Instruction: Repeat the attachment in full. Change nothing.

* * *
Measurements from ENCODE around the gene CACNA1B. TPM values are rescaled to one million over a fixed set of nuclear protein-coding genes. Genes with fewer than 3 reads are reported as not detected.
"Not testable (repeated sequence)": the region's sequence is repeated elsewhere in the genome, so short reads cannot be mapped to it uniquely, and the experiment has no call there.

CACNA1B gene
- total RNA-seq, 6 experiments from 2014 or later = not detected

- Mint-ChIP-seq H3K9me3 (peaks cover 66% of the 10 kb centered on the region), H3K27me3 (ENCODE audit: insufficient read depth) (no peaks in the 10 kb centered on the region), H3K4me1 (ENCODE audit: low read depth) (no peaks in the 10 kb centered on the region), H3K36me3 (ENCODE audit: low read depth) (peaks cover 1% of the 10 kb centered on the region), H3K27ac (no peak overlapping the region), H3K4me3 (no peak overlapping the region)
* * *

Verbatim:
Measurements from ENCODE around the gene CACNA1B. TPM values are rescaled to one million over a fixed set of nuclear protein-coding genes. Genes with fewer than 3 reads are reported as not detected.
"Not testable (repeated sequence)": the region's sequence is repeated elsewhere in the genome, so short reads cannot be mapped to it uniquely, and the experiment has no call there.

CACNA1B gene
- total RNA-seq, 6 experiments from 2014 or later = not detected

- Mint-ChIP-seq H3K9me3 (peaks cover 66% of the 10 kb centered on the region), H3K27me3 (ENCODE audit: insufficient read depth) (no peaks in the 10 kb centered on the region), H3K4me1 (ENCODE audit: low read depth) (no peaks in the 10 kb centered on the region), H3K36me3 (ENCODE audit: low read depth) (peaks cover 1% of the 10 kb centered on the region), H3K27ac (no peak overlapping the region), H3K4me3 (no peak overlapping the region)